UNCF released the latest research brief addressing The HBCU Effect™, which is designed to understand, validate and promote the success of historically Black colleges and universities (HBCUs) and to develop a counter-narrative that fully illustrates their value and competitiveness.
“By uncovering HBCU truth through data and research, The HBCU Effect™ will illuminate how HBCUs yield a high return on investment by equipping their students, in particular first-generation students, with resources to close education and wealth gaps—transforming generations,” said Dr. Nadrea Njoku, director, Frederick D. Patterson Research Institute (FDPRI), UNCF, according to a press release.
“HBCUs are top producers of Black STEM graduates, Black medical doctors, veterinarians and graduate low-income students at higher rates than private white institutions (PWIs), and their students also report greater academic and social gains. Yet, limited data exist regarding workforce outcomes for Black HBCU alumni,” said Njoku.
“This mixed-methods research brief adds to UNCF’s ongoing effort to create a counter-narrative through our HBCU Effect™ research agenda. This brief, consisting of our early quantitative findings, and the collective study adds to our knowledge of The HBCU Effect™ by addressing gaps in knowledge about workforce outcomes at HBCUs, and how social experiences and networks affect the academic and workforce experiences of Black HBCU alumni,” said Njoku.
In the summer of 2021, 1,761 Black HBCU alumni, 81% female and 19% male, participated in a 10-minute survey to conduct the research. To promote participation and friendly competition among the HBCUs, FDPRI offered a $20,000 award toward institutional funding for the HBCU with the highest number of responses from their alumni. Florida A&M University (FAMU) won the competition with the highest number of participants followed by UNCF-member institutions Bennett College, Oakwood University and Xavier University of Louisiana. Overall, 75 HBCUs were represented.
Most respondents from international communities (30%) are currently earning salaries between $50,000 and $74,000. Twenty-nine percent were from suburban communities earning a salary over $150,000 while around 22% of rural and international students reported earning the same salary.
The highest level of completed education among the respondents was a master’s degree (45%), followed by a bachelor’s degree (32%), a doctoral degree (12%) and a professional degree (8%).
In addition to the survey, approximately 40 participants expanded upon their survey responses in a one-hour semi-structured interview.
In the spirit of elevating the narrative of the “HBCU family,” the retroactive perspectives of alumni were collected as part of a workforce alumni study to investigate the influence of HBCUs on workforce outcomes by examining the influence of peer networks on its students.
Key findings and recommendations of the study:
– HBCU alumni who reported higher income brackets also reported higher satisfaction with their HBCU networks.
– Considering the impact of HBCUs on HBCU students and alumni, in addition to their tendency to serve a population that other institutions deem unworthy and valueless, HBCUs should be lauded for how they otherwise would not have at PWIs or other institutions.
– The field of higher education must acknowledge HBCUs’ expertise in properly supporting Black students. Higher education institutions can use the information from the study to develop programs and policies that demonstrate genuine care and investment in Black students and the Black community.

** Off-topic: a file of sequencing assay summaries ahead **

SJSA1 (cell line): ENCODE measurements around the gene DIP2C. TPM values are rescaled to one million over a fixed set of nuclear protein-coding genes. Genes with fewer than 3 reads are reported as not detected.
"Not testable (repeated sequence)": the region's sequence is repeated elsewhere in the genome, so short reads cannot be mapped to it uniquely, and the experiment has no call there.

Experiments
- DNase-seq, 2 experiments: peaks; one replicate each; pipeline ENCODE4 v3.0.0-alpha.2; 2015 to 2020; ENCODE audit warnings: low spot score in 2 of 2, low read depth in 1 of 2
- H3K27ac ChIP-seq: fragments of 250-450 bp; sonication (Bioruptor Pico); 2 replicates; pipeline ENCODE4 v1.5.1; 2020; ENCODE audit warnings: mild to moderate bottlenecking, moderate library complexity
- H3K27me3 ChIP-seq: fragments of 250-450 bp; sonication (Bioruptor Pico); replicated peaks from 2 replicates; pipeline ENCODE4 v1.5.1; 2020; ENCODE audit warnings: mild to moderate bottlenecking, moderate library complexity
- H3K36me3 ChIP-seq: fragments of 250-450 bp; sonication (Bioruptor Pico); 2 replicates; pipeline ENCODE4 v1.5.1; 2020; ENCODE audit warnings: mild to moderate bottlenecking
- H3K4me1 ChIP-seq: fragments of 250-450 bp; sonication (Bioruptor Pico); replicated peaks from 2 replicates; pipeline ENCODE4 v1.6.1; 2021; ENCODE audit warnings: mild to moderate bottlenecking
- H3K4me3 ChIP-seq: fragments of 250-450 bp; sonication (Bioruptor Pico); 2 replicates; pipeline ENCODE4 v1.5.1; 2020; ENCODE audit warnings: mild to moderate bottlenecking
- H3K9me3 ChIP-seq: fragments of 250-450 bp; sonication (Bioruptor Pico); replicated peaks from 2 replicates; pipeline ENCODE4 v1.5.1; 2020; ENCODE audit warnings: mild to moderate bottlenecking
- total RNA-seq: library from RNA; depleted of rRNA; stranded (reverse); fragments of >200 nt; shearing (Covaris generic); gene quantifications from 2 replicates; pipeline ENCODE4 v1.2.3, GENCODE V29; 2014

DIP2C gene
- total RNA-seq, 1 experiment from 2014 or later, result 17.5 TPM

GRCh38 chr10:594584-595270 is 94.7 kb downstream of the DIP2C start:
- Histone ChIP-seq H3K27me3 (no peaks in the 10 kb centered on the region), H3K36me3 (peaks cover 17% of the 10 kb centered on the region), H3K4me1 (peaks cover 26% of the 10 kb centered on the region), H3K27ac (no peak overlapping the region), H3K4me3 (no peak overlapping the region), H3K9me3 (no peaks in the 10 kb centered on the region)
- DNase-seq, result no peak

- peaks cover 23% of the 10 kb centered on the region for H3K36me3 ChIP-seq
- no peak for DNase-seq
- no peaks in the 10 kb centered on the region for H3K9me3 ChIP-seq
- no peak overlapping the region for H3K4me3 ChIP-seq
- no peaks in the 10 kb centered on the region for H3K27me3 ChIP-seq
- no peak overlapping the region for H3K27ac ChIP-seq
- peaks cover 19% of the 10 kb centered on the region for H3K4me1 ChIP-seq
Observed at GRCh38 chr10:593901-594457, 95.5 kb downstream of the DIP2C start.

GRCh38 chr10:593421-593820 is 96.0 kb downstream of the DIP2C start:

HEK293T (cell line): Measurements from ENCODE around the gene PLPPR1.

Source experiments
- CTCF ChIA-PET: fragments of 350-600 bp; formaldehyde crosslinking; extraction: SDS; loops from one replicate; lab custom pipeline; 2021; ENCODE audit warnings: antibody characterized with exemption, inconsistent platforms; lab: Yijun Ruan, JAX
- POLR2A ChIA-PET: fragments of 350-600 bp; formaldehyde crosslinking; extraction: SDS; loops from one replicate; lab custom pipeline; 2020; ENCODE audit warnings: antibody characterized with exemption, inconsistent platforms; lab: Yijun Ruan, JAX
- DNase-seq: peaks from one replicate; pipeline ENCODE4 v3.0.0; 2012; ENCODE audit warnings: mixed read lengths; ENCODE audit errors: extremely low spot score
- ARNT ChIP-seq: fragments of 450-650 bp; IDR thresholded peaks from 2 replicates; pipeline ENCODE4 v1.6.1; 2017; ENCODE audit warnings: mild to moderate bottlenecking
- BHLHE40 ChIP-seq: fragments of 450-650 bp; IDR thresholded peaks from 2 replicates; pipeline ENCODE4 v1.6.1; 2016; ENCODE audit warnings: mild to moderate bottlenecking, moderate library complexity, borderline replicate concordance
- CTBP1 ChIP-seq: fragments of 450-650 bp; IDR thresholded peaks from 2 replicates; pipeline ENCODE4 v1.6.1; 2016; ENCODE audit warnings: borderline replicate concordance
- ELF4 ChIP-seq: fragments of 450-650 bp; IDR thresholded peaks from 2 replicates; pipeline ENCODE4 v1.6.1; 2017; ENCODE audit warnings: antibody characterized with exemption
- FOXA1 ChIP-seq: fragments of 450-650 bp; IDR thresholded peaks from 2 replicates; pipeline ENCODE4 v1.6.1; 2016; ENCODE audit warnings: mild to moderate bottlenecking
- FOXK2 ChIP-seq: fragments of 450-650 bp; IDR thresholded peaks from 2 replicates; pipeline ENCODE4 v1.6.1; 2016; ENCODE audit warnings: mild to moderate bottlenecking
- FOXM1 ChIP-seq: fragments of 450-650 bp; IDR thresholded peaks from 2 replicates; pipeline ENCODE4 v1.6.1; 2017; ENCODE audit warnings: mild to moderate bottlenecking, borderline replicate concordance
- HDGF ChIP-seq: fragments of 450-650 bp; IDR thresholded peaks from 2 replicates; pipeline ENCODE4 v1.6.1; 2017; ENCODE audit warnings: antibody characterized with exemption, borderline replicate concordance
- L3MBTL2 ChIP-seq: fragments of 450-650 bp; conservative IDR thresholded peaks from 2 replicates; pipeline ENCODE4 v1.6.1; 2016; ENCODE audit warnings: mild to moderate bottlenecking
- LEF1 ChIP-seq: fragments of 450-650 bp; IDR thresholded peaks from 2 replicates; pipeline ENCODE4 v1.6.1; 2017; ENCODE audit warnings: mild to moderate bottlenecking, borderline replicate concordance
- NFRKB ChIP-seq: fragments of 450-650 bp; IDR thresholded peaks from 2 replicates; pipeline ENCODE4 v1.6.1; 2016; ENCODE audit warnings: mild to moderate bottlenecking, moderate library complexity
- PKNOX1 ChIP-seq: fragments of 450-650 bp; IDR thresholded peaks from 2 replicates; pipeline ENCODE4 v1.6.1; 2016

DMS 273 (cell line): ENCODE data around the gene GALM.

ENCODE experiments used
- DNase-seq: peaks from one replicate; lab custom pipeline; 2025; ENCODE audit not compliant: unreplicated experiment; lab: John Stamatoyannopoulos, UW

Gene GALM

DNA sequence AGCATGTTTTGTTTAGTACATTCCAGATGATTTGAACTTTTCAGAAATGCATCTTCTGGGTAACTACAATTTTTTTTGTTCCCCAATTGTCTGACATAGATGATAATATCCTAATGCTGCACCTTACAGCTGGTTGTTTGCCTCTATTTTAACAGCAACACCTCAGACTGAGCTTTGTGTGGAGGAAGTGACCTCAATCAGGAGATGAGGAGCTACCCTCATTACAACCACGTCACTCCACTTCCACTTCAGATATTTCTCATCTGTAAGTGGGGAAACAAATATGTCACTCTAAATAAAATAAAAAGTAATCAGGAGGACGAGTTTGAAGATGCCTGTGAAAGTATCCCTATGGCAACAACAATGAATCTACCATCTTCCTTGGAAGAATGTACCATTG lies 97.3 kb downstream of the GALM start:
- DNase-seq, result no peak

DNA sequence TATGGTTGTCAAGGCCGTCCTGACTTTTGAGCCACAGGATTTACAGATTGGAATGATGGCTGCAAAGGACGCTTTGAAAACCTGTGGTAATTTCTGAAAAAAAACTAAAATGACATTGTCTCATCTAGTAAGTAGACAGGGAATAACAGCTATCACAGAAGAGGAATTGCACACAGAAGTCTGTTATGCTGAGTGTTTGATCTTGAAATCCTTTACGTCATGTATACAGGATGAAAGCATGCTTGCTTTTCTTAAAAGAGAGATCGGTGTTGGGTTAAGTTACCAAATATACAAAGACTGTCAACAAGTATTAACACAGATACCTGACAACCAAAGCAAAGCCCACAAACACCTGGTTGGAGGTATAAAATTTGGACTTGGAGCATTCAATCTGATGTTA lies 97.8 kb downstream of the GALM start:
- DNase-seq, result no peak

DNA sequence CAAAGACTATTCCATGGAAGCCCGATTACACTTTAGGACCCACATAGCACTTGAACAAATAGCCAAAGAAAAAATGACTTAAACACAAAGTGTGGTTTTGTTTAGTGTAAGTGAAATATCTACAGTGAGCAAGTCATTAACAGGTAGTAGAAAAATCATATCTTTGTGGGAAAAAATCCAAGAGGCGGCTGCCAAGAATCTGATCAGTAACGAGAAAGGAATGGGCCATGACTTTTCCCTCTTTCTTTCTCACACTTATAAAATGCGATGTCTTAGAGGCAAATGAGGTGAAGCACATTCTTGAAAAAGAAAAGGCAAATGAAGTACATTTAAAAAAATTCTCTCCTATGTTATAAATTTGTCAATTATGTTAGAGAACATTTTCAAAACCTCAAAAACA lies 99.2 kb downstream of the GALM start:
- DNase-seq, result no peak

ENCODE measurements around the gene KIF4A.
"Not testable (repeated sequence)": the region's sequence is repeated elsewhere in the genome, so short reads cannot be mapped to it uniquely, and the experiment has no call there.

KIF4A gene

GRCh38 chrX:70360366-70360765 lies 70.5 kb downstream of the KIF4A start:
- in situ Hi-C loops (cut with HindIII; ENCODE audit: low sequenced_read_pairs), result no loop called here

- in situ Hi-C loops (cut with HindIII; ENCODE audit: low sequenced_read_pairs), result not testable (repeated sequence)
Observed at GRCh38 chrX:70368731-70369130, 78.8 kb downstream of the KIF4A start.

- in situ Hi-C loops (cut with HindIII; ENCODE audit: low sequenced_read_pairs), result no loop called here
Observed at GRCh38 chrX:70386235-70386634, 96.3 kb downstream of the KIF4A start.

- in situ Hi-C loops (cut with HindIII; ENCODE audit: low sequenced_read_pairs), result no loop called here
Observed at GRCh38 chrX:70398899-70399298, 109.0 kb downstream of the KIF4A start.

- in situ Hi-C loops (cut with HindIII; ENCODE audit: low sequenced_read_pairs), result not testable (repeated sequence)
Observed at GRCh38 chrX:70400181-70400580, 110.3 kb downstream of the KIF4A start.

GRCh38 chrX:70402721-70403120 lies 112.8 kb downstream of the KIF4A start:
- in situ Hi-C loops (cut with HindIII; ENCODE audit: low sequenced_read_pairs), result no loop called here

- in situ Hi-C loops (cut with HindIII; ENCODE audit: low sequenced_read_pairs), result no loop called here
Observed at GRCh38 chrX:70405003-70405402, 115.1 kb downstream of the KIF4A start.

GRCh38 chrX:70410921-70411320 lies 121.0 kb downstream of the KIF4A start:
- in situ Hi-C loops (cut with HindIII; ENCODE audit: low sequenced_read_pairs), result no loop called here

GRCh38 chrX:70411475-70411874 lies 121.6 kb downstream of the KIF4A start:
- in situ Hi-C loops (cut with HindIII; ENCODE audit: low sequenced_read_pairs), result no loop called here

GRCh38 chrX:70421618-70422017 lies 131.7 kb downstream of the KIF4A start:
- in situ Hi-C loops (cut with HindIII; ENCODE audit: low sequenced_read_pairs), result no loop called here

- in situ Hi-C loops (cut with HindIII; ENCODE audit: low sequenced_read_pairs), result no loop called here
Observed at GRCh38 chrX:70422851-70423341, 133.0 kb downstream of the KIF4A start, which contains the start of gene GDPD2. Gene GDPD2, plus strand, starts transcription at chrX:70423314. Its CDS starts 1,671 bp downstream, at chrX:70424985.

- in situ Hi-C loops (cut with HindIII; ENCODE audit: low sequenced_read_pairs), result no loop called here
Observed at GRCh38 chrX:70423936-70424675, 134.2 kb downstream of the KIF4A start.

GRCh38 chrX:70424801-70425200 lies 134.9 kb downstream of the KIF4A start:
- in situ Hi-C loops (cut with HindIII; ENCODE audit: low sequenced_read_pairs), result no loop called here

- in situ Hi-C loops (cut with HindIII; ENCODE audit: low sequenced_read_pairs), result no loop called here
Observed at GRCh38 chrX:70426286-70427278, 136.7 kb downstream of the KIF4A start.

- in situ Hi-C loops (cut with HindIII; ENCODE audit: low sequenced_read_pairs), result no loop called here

– Practitioners at PWIs should draw upon the existing research and narratives about the ways that HBCUs properly support Black students and replicate those support practices and networks on their campuses as much as possible.
– HBCUs can draw upon the early experiences that alumni describe to develop early intervention programming for first-year students that will equip them with the knowledge and connections they need to navigate campus and establish the connections they need early in their college experiences.
Njoku noted that more research is needed that draws upon the perspectives of alumni to understand how specific factors like faculty and staff support, peer mentorship, guidance from alumni and networks contribute to students’ on-campus experiences and at different times after graduation.
“We seek to build upon the findings from this study through deeper inquiry to understand the collective HBCU experience and specific factors that contribute to students’ success while enrolled and after college to support accurate narratives about The HBCU Effect™,” said Njoku.
A few of the questions future research will explore Njoku said are, “How does the HBCU experience and workforce outcomes vary between private HBCUs and public HBCUs? How can HBCUs serve as models for other institutions of higher education? What other ways do HBCUs contribute to social mobility and increased capital for HBCU students and alumni?”
Njoku authored the report with Megan Covington, Ph.D., Natasha McClendon, Ph.D., both of UNCF; and Christen Priddie, Ph.D., a critical quantitative scholar in the Center of Postsecondary Research at Indiana University.
Find the report at UNCF.org/AlumniWorkforceBrief.
UNCF’s Frederick D. Patterson Research Institute (FDPRI) has produced three major reports in The HBCU Effect™ series: “HBCUs Transforming Generations Social Mobility Outcomes for HBCU Alumni,” “Culturally Relevant Practice: Implementation among Historically Black Colleges & Universities,” and “HBCUs Punching Above Their Weight.” To read the individual reports, click here.